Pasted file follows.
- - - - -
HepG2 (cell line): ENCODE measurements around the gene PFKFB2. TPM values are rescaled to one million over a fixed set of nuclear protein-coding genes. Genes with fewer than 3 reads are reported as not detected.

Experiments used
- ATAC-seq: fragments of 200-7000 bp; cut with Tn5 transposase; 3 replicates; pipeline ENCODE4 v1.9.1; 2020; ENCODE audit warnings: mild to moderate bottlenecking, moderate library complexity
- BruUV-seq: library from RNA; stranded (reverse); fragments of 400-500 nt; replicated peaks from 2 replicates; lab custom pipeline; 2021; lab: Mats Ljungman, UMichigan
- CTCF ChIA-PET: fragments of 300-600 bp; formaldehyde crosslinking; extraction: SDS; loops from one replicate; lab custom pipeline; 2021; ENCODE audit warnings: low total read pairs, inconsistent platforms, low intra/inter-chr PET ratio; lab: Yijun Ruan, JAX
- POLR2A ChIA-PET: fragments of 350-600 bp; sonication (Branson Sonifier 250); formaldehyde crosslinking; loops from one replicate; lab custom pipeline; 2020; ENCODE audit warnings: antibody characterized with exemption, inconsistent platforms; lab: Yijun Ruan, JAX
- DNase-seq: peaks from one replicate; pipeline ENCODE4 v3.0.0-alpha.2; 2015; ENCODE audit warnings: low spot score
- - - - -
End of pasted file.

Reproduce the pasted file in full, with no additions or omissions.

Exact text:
HepG2 (cell line): ENCODE measurements around the gene PFKFB2. TPM values are rescaled to one million over a fixed set of nuclear protein-coding genes. Genes with fewer than 3 reads are reported as not detected.

Experiments used
- ATAC-seq: fragments of 200-7000 bp; cut with Tn5 transposase; 3 replicates; pipeline ENCODE4 v1.9.1; 2020; ENCODE audit warnings: mild to moderate bottlenecking, moderate library complexity
- BruUV-seq: library from RNA; stranded (reverse); fragments of 400-500 nt; replicated peaks from 2 replicates; lab custom pipeline; 2021; lab: Mats Ljungman, UMichigan
- CTCF ChIA-PET: fragments of 300-600 bp; formaldehyde crosslinking; extraction: SDS; loops from one replicate; lab custom pipeline; 2021; ENCODE audit warnings: low total read pairs, inconsistent platforms, low intra/inter-chr PET ratio; lab: Yijun Ruan, JAX
- POLR2A ChIA-PET: fragments of 350-600 bp; sonication (Branson Sonifier 250); formaldehyde crosslinking; loops from one replicate; lab custom pipeline; 2020; ENCODE audit warnings: antibody characterized with exemption, inconsistent platforms; lab: Yijun Ruan, JAX
- DNase-seq: peaks from one replicate; pipeline ENCODE4 v3.0.0-alpha.2; 2015; ENCODE audit warnings: low spot score